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NBER (National Bureau of Economic Research)

Key Indicators Have Peaked; Markets Hope for Soft Landing

The National Bureau of Economic Research (NBER), a private sector company, is the entity responsible for officially labeling recession start and end dates. As a rule of thumb, the financial markets use two consecutive quarters of negative GDP growth as the marker. But, that is not the way the NBER sees it. According to their website, the NBER defines a recession as: “a significant decline in economic activity … lasting more than …Read More

Before Political Correctness, We Called This “Stagflation”

“Those that cannot remember the past are condemned to repeat it.” (George Santayana 1863-1952). This time, indeed, could be different. It certainly is in the realm of possibility. But, the odds are against it. One doesn’t get up on a particular morning and find an entry in the calendar on our smartphone, like “Cinco de Mayo” or “Mother’s Day,” that says “Start Day: National Recession.” In fact, the National Bureau …Read More

Economic Growth: Its Importance and the Potential Impact of its Demise

Conceptually, economic growth is a function of two factors: the growth of jobs, and the productivity of those employed.  In a world where the labor force of industrialized nations is stagnating, or, worse, shrinking, one might reasonably ask: “Why is economic growth, as measured by the increase in real GDP, so important to the economy?”  A good argument can be made that real GDP per capita would be a better …Read More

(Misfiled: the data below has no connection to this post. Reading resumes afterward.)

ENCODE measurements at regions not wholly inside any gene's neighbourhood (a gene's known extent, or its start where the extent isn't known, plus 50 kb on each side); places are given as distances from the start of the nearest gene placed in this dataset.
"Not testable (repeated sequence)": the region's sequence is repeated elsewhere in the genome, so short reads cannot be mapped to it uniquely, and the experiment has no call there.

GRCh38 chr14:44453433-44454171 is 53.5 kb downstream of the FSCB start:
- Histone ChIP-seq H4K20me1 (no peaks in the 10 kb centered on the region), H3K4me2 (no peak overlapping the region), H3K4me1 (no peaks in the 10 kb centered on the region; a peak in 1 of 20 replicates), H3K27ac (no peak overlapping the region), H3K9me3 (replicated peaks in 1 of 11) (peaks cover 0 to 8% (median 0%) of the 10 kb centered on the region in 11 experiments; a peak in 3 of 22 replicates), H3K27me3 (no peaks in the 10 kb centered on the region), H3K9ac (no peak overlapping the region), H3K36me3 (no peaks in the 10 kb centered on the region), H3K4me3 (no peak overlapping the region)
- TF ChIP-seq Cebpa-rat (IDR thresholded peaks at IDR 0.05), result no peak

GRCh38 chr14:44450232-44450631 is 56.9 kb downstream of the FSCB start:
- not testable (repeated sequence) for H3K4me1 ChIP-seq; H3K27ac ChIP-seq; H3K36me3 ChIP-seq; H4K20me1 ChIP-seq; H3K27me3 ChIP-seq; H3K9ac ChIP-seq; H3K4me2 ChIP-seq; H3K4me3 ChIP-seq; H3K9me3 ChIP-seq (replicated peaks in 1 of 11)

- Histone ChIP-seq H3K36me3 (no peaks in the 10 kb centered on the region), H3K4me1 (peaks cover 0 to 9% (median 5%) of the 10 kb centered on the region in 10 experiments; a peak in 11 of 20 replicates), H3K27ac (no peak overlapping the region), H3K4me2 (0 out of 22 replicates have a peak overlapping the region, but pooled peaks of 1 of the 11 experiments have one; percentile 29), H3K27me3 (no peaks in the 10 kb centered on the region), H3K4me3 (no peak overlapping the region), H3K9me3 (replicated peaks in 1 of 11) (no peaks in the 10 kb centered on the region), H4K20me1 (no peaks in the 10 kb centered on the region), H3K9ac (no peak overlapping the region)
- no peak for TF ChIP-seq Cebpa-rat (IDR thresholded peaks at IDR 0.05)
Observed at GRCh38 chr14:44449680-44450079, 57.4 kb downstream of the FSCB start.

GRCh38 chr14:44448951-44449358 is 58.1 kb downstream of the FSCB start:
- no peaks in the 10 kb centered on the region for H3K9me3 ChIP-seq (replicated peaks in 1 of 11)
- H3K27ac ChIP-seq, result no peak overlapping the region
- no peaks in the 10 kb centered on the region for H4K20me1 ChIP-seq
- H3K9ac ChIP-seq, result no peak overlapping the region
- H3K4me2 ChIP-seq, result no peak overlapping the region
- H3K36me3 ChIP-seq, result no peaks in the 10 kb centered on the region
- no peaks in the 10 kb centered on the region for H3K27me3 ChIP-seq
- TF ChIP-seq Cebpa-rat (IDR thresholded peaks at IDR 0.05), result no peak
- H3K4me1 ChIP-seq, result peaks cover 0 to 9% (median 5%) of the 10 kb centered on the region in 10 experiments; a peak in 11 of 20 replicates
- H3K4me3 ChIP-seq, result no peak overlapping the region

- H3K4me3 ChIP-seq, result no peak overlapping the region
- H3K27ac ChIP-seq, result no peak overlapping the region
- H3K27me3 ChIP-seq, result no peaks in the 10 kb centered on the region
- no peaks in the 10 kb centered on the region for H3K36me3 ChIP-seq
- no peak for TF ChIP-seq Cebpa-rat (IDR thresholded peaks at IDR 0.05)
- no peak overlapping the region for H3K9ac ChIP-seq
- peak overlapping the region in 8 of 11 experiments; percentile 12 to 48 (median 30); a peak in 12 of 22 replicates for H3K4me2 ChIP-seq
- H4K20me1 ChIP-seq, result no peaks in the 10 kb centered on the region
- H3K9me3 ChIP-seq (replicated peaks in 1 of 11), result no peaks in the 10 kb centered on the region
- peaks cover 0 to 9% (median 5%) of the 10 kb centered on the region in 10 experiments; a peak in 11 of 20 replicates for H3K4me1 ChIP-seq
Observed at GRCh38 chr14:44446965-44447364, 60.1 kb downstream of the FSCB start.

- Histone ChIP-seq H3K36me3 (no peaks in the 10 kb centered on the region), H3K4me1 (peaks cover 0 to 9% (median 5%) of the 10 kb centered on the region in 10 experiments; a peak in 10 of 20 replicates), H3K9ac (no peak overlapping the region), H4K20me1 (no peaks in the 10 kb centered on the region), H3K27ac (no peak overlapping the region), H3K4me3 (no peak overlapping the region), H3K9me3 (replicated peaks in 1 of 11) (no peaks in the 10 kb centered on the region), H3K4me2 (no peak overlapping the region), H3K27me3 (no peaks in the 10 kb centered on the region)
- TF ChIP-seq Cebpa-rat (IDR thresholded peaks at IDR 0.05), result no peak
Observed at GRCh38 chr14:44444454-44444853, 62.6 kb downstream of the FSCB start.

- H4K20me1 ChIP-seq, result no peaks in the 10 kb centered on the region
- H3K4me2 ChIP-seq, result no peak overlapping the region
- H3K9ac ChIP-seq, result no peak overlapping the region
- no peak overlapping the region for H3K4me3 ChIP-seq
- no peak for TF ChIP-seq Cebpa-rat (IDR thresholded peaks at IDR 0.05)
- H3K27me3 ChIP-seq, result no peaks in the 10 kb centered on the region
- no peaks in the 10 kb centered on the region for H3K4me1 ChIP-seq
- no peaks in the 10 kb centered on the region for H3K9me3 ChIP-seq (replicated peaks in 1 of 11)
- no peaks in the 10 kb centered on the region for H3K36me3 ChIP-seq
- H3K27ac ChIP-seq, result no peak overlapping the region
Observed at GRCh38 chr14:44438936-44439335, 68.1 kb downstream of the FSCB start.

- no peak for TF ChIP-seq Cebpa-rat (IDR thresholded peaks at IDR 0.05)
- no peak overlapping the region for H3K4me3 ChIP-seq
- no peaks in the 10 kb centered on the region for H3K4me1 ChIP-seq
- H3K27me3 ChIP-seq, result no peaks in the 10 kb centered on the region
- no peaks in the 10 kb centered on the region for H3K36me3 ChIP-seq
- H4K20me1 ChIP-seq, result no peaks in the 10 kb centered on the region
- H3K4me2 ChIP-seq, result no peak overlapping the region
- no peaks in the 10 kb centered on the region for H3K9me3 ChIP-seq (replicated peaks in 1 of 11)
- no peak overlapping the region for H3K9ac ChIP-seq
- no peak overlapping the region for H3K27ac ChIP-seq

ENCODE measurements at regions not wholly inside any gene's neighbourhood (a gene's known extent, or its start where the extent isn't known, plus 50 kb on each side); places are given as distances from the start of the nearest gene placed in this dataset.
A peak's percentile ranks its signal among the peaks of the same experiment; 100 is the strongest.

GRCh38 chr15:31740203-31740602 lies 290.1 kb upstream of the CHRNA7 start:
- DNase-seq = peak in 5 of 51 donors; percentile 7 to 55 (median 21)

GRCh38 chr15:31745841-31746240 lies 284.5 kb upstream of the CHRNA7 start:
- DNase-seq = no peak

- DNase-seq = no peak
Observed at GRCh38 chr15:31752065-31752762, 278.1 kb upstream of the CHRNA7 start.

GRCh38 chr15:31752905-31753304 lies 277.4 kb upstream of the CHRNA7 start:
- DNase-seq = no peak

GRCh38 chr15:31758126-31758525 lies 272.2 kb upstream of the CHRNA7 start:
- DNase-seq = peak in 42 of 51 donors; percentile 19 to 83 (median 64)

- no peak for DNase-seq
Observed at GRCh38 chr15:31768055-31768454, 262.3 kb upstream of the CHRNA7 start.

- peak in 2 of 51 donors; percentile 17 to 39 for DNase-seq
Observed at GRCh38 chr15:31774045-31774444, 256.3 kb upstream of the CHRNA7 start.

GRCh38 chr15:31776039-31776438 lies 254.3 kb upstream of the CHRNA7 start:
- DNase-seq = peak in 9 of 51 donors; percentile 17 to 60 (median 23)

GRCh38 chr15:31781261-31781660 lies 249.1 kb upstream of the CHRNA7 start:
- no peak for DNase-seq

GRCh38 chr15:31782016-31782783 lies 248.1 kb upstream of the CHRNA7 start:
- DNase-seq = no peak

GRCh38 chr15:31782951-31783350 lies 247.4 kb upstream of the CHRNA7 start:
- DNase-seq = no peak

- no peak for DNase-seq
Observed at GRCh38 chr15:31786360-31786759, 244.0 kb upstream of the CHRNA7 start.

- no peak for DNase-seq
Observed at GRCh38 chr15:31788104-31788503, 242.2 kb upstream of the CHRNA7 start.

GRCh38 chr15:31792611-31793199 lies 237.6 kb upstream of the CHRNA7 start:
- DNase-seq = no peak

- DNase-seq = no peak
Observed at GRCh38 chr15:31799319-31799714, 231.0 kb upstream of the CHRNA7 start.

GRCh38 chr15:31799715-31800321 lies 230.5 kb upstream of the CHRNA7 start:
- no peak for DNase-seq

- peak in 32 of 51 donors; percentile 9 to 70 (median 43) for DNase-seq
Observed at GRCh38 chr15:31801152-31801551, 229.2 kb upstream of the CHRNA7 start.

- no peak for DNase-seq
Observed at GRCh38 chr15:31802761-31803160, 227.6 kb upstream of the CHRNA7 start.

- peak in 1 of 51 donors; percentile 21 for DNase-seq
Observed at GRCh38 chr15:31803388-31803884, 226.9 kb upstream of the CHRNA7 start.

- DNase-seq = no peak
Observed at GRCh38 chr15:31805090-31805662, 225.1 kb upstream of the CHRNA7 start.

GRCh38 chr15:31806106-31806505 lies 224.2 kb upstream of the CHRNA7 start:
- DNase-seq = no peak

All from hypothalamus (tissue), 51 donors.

At Recession’s Onset, There is No Bell, Bugle, or National Anthem

From my reading of the business media, there are few business economists who believe, like I do, that the probability of a recession in the next 12 months is greater than 50%.  A recession is generally viewed as two consecutive quarters of negative real GDP growth. Looking forward, a recession isn’t inevitable, as there have been ‘soft landings’ in the post-World War II era.  Nevertheless, from my lens, there doesn’t …Read More